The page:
It’s very shocking to report that there is child slave labor going on in Africa, and the ages range from 5-15 years old.
There were three class action lawsuits, in California that accused Nestlé, Mars and Hershey of ignoring the fact that there is human rights violations happening in their cocoa suppliers, while knowing it is going on. While this ensues, they are projecting themselves as human rights-friendly.
In 2000, the documentary “Slavery: A Global Investigation” exploits how deep and expanded, the chocolate industry’s ties are with cocoa farms that utilize child slaves for labor. The guardian of 19 children who were former slaves, told the makers how the children worked from dawn until dusk each day, locked within a shed at night like dogs. In order to go to the bathroom, they were given a tin cup. They had been stripped naked, tied up and routinely beaten.
They also spoke about how thousands of children were being purchased from their parents. Most of the kids are from countries like Mali, Togo, and Burkina Faso, for money, or kidnapped. Then they are shipped to Ivory Coast like cattle, where they are enslaved on cocoa farms for mass profit.
Even though it says in their code of conduct that child labor is not used in it suppliers, researchers from the Fair Labor Association found evidence that contradicts their policy. In the evidence, it was found that forced labor occurred, and for 14 hours they worked in dangerous conditions.
They would perform tasks that were hazardous to their health such as utilizing machetes and carrying/transporting heavy loads. A spokesperson for the Nestlé corporation spoke with The guardian: “To date we have identified 3,933 children working on their family farms (around 10% of the children surveyed) who were involved in hazardous tasks classified as child labor.
We have included half of them in our Child Labour Monitoring and Remediation System, which includes providing school kits, obtaining birth certificates and developing income generating activities for the families of 312 identified children. Unfortunately, the scale and complexity of the issue is such that no company sourcing cocoa from Ivory Coast can guarantee that it has completely removed the risk of child labor from its supply chain.”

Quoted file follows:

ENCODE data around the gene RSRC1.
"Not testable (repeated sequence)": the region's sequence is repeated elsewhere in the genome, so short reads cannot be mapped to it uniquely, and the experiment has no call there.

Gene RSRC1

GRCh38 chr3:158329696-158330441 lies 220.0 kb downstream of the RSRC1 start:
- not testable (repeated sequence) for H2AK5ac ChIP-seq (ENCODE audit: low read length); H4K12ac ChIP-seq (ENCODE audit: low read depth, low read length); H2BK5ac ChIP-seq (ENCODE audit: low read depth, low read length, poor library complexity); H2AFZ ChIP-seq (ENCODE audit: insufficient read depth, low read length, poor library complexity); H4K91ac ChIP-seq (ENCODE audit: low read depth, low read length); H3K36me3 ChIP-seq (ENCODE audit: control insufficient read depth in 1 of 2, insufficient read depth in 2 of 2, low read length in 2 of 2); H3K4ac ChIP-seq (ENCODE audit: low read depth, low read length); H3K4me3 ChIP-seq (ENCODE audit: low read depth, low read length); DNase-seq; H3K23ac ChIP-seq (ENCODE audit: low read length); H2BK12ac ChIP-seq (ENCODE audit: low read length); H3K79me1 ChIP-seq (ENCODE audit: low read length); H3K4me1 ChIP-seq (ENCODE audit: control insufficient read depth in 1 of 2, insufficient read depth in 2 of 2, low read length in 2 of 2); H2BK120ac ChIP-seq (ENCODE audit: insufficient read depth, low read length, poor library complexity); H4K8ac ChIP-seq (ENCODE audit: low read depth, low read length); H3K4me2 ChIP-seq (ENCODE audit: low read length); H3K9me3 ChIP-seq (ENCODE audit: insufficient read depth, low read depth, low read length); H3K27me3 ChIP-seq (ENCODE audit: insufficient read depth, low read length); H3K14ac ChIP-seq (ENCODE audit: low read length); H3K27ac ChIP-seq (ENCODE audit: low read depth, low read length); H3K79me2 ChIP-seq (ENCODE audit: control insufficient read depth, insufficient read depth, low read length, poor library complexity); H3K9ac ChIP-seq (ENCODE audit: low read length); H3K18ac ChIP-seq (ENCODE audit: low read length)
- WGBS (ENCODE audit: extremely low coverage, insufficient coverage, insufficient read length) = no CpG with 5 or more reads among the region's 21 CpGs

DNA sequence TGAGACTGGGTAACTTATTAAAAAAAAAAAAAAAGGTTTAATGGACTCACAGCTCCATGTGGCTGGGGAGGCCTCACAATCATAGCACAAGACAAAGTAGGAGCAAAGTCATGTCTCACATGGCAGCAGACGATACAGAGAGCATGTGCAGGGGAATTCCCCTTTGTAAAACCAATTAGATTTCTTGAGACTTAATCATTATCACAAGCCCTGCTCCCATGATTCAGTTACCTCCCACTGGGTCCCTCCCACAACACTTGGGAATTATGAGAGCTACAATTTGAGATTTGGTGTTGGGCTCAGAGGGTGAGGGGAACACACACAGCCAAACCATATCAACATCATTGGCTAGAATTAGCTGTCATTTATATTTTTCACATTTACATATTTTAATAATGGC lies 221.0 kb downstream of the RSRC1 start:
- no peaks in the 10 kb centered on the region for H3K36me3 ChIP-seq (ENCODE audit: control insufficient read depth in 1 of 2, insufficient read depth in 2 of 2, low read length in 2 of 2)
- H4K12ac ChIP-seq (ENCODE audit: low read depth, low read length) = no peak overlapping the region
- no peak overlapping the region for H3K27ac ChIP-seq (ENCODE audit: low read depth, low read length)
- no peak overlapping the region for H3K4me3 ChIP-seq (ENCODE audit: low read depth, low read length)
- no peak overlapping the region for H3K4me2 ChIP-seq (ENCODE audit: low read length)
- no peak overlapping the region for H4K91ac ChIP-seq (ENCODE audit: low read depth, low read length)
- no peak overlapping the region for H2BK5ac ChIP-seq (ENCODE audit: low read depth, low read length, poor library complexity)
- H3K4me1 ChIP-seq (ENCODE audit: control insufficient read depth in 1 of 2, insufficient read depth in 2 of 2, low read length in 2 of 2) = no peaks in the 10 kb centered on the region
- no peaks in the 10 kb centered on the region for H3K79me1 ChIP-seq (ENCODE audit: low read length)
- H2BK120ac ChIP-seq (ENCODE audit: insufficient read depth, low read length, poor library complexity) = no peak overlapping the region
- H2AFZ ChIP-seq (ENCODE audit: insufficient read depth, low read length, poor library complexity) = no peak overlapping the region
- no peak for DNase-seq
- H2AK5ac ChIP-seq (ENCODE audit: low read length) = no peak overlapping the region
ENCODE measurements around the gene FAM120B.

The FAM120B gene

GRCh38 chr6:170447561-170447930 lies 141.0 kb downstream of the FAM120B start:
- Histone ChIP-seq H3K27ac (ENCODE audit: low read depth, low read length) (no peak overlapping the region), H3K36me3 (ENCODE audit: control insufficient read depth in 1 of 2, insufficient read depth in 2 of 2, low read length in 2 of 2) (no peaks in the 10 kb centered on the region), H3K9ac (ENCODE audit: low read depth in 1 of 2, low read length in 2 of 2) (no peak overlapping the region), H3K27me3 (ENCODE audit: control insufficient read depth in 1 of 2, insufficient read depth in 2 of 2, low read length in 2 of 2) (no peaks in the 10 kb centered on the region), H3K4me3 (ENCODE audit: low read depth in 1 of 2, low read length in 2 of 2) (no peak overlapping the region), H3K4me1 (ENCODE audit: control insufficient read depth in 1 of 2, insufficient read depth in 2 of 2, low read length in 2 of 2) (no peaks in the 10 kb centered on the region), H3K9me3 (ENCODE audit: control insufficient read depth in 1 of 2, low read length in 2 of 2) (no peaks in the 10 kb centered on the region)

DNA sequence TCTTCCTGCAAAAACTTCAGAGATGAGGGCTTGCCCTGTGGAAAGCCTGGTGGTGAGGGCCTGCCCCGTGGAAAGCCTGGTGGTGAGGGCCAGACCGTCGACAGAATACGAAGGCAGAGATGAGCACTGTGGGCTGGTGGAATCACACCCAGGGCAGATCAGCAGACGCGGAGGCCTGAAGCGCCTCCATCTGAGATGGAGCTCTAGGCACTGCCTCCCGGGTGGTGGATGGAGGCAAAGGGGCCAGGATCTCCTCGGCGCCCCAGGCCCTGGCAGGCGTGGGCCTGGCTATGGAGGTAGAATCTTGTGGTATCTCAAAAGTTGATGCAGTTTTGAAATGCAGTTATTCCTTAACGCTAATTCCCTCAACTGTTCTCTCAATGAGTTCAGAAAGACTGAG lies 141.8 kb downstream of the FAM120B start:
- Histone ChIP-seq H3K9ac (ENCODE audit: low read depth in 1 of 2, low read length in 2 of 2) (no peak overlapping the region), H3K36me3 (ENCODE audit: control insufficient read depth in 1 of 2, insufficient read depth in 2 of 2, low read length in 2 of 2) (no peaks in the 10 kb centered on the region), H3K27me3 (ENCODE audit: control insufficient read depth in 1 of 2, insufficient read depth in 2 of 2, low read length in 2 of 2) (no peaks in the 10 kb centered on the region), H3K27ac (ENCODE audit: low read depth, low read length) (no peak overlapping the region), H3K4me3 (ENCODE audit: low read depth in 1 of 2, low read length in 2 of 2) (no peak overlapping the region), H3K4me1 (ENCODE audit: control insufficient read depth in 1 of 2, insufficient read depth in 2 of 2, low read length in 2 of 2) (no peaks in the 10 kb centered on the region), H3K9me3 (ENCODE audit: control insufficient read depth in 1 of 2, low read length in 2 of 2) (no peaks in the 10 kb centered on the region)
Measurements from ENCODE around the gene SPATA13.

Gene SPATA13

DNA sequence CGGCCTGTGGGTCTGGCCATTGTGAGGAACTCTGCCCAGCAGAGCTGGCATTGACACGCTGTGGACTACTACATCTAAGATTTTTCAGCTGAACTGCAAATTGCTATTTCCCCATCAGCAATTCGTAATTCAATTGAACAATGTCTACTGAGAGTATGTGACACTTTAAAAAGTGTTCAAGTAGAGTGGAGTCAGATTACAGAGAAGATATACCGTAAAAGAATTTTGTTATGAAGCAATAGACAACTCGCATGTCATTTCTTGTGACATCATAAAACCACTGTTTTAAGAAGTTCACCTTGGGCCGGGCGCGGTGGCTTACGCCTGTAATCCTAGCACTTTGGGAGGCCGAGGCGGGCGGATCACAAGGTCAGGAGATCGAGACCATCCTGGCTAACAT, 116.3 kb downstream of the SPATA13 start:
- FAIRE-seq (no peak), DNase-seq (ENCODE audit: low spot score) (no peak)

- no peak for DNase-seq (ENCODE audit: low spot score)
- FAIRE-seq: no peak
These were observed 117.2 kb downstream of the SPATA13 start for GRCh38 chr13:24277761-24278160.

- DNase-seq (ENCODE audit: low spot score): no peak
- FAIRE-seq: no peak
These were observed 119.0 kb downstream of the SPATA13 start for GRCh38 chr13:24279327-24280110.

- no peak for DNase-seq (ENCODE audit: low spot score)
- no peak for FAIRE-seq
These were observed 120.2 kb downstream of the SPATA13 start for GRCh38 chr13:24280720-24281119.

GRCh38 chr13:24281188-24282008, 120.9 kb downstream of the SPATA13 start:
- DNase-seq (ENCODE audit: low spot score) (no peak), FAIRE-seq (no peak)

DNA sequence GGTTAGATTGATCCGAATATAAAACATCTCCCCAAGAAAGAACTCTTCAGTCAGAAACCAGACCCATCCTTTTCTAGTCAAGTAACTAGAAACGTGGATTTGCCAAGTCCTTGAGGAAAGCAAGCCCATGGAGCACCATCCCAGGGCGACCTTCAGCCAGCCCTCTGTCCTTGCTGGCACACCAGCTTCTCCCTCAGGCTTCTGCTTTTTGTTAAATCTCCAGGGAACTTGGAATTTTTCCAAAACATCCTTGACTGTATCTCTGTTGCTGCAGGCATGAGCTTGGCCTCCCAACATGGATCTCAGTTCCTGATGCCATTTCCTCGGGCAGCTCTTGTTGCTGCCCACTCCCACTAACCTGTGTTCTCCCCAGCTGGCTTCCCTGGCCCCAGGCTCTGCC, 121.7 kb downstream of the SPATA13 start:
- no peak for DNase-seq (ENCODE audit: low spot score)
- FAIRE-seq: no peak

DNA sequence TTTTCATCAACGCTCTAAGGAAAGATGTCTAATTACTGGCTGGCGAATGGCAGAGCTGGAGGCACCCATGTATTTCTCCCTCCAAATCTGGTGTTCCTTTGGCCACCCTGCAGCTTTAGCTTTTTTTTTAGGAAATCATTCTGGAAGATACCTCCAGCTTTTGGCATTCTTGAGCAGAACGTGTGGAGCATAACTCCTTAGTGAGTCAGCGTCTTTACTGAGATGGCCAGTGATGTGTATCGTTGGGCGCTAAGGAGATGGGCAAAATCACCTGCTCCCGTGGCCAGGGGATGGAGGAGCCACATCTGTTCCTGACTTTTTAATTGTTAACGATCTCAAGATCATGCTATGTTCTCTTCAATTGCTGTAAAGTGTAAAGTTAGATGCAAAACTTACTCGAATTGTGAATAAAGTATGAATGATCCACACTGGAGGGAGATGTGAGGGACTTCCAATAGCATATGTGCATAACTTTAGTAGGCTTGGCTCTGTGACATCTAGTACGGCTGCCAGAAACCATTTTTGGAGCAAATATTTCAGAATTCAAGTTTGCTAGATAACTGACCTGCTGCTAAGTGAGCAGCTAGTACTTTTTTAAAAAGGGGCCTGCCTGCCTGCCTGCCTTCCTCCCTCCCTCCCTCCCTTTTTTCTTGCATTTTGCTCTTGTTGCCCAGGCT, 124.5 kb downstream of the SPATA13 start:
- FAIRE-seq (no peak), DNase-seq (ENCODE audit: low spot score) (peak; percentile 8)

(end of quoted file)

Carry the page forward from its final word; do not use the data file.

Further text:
In 2001, the cocoa industry signed an agreement to stop and self-regulate child slavery by 2005. Then the deadline was delayed until 2008, then to 2010. It’s 2017, and we STILL have these giant cocoa manufacturers profiting off of child labor.
In a report done in 2015, it was reported that the number of children enslaved had increased 51 percent from 2009 to 2014. 1.4 million children are currently enslaved, and that’s the result of a 10 percent rise, from 1.1 million children since 2009, that are living in slave-like conditions.
In 2005, three Malian citizens who had been forced into working on cocoa plantations in the Ivory Coast, filed a class-action lawsuit in a federal court in California, claiming ADM, Cargill (in 2015 Cargill acquired ADM’s global chocolate business for an enterprise value of $440 million) and Nestlé — through buying massive amounts of cocoa harvested by child slaves — “aided and abetted” child labor, slavery and torture.
As the lawsuit against ADM continues, one of the world’s largest producers of cocoa liquor, powder and butter, sold away its cocoa business for $1.3 billion in August 2015. Olam International Ltd, a Singapore-based agribusiness company bought the company.
West Africa is the main source for about 60% of the world’s cocoa, and Godiva. Godiva is the only chocolate maker that has abstained from making commitments to phasing out child labor from its supply chain. Even though it has been announced that Godiva would move to purchasing cocoa from child labor-free plantations by 2020, they have been very ambiguous in what motives and steps they are pursuing to roll out safe working environments, equal pay, and no forced labor of children.
Fowler’s chocolate has consistently spoke out about the slavery of children, yet, they still purchase their cocoa from suppliers in the Ivory Coast that have no guarantee of openly admitting they enforce child labor.
The BBC opened an investigation in 2010 to investigate the suppliers that sell chocolate to the UK. They found evidence of human trafficking, child slavery and labor. It was found that even with safeguards, there is no certainty that any chocolate has been made from child slaves. Chocolate thats sold as a Fairtrade product, are misleading as it isn’t sure if child slavery is enforced within their chain of supply.